Several southeastern Wisconsin bankers are critical of a recent study that ranks financial institutions by their financial strength.
TheStreet.com, an online money and investing magazine, recently released its first-quarter Financial Strength Ratings, which in theory are designed to give depositors and financial professionals an indication of an institution’s risk of financial failure.
Banks such as Pewaukee-based Foundations Bank and West Bend-based Commerce State Bank were given grades of D and D-, respectively, on TheStreet.com’s first-quarter rankings. Some more established banks, such as Sheboygan-based Community Bank & Trust and Cedarburg-based Ozaukee Bank, were given D+ and C grades, respectively.
Most of the A-rated banks on the list located in southeastern Wisconsin were small and don’t face much competition in their marketplace. The exceptions were Tri City National Bank in Oak Creek and Waukesha State Bank. Institutions such as Marshall & Ilsley Bank, Associated Bank, Park Bank and Citizens Bank were rated at the B level.
The rankings are derived by looking at the banks’ capitalization, asset quality, profitability, liquidity and operational stability, said Melissa Gagnon, director of insurance and banking ratings with TheStreet.com Ratings, and Philip van Doorn, senior banking analyst with TheStreet.com Ratings.
“In each (category), data from banks’ regular quarterly filings is inputted into our model,” Gagnon said.
Each letter grade is assigned a recommendation — buy, hold or sell. While the recommendations look like stock or bond picks, they’re really intended for potential creditors or depositors, who may be looking to purchase a jumbo CD of more than $100,000, van Doorn said.
Much of the data TheStreet.com uses for its analysis is available at the FDIC’s Web site.
Banks in southeastern Wisconsin given low ratings say TheStreet.com’s criteria may be overly simple and may not accurately examine banks that are relatively new to the marketplace.
“They’re looking at fairly straightforward data, but it doesn’t make sense from the perspective of a new bank,” said Joe Fazio, chief executive officer and co-founder of Commerce State Bank. “Our operations are sound, and we’re going through our third examinations now. You don’t pass through examinations by the FDIC without solid operations.”
John Hazod, chief financial officer of Foundations Bank, agreed.
“It’s not indicative of the bank from a financial security standpoint,” he said.
Van Doorn acknowledged that new banks are susceptible to low ratings under TheStreet.com’s model, largely because they don’t have a long track record of operational stability. Additionally, new banks are more likely to lose money in their first few years of operations, she said.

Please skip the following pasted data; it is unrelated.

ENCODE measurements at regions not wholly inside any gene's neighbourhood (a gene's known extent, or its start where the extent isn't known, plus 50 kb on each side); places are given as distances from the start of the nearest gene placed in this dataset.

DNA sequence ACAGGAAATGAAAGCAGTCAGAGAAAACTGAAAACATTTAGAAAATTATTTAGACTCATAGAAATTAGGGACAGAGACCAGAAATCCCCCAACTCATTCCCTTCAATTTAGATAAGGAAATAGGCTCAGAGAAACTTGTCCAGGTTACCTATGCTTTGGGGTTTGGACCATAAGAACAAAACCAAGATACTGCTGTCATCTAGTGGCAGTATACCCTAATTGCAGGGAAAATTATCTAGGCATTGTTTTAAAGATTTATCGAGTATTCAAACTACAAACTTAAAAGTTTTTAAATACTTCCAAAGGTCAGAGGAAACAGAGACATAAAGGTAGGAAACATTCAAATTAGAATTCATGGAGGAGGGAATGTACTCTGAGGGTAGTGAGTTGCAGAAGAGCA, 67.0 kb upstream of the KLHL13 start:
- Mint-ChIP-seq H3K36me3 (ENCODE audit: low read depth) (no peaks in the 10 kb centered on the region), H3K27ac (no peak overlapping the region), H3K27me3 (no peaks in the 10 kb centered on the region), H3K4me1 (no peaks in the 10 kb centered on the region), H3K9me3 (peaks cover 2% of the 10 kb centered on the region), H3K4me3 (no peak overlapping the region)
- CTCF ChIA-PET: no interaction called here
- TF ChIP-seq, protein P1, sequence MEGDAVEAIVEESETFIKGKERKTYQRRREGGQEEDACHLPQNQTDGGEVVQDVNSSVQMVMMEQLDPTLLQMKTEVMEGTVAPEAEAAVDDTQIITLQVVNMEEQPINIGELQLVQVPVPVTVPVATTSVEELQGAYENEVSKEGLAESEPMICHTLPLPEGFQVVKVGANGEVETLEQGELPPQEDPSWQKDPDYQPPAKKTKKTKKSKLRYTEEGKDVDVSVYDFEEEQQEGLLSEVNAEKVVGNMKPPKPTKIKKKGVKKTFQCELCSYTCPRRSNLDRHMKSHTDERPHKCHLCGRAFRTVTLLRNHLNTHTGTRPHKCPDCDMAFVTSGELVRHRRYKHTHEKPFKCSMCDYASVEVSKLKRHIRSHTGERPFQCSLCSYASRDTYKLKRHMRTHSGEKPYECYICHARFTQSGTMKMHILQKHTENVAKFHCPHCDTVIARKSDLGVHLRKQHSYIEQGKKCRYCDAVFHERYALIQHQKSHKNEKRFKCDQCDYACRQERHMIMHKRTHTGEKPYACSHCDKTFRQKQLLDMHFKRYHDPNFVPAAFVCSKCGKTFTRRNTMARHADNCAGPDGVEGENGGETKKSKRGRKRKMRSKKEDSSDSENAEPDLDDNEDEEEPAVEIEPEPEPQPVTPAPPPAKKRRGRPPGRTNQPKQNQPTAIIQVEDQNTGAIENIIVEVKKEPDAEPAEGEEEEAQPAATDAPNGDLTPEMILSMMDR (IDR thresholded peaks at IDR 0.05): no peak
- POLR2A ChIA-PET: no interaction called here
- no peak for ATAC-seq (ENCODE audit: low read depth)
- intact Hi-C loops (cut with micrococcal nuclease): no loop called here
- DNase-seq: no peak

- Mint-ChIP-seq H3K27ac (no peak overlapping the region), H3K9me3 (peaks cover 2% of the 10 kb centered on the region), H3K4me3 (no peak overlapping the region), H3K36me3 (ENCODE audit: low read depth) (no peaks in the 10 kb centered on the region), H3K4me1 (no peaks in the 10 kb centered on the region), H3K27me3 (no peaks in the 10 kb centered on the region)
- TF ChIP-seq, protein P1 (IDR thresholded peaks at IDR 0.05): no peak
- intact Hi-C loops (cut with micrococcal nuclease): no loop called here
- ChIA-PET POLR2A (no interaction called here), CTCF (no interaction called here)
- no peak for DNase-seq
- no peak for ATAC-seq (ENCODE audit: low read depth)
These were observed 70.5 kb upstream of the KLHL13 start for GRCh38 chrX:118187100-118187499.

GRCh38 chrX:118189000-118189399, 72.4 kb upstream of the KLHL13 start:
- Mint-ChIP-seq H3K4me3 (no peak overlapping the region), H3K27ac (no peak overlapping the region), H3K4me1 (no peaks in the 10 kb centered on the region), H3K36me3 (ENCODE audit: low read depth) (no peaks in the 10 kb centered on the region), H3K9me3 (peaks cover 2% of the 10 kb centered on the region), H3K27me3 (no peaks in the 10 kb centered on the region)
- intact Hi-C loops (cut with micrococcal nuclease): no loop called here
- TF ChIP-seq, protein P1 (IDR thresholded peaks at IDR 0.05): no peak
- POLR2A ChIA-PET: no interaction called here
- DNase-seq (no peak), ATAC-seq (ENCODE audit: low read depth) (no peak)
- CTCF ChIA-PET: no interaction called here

The problem with a rating model like the one used by TheStreet.com is that it doesn’t closely look at a new bank’s operations and the people running it, said Mike Steppe, partner and chief investment officer at Brookfield-based Brookfield Investment Partners LLC.
“It’s a quick model they’re using and probably not very accurate,” Steppe said. “The reason I say that is that you could look at a brand new bank that has raised $12 million in capital and has made no loans. That’s the safest bank in the United States. But if you weigh that on (TheStreet.com’s) list, it will get a low rating.”
New banks will have recently received FDIC and state approval allowing them to open, Steppe said, another level of scrutiny not reflected in TheStreet.com’s ratings.
However, brand new banks aren’t the only institutions in southeastern Wisconsin that received low ratings in TheStreet.com’s first quarter rankings.
Sheboygan-based Community Bank & Trust was given a D+. Nicholas Nett, executive vice president and chief financial officer of the bank, said the ratings aren’t reflective of Community Bank & Trust’s good standing.
“The FDIC is the insurer of our deposits, and it has ratings for capital,” Nett said. “Our institution is well-capitalized, at the highest of the five levels the FDIC has.”
Community Bank & Trust had a spike in nonperforming loans in 2006, but the bank’s five year loan charge-off ratio is in line with its national peers, Nett said, which may have hurt it under TheStreet.com’s criteria. The bank has also opened five new branch offices in the last five years – the most recent being in Greenfield last year.
“Our board and shareholders understand that bank earnings will not flourish until these offices become seasoned,” Nett said.
TheStreet.com’s ratings aren’t widely recognized in the banking industry, Nett said. Another service by Bauer Financial is looked at as more reliable, he said.
Ultimately, potential investors should look to the FDIC for their comfort, if they’re uneasy about placing dollars with a specific institution, bankers said.
“In the end, it’s the FDIC who insures our deposits,” Nett said. “We have FDIC coverage available for up to $20 million (for each individual).”
Paul Foy, president of Grafton-based Cornerstone Community Bank, which was graded with a C by TheStreet.com, said most of the banks on the list that received A ratings were small banks that didn’t face much or any competition in their marketplace.
“It seemed to me that banks with A’s of our size were county banks,” Foy said. “We have something they don’t have … competition. When we price our loans, we have to wonder what our neighbors are doing. They don’t have to do that.”
Like Community Bank & Trust, Cornerstone Community Bank is considered well-capitalized by the FDIC, Foy said.
“We have good earnings, strong liquidity and our asset quality is very strong,” he said. “There’s not many banks in that C rating that anyone would lose a nickel out of.”
TheStreet.com’s first-quarter 2007 Financial Strength Ratings for southeastern Wisconsin includes the following: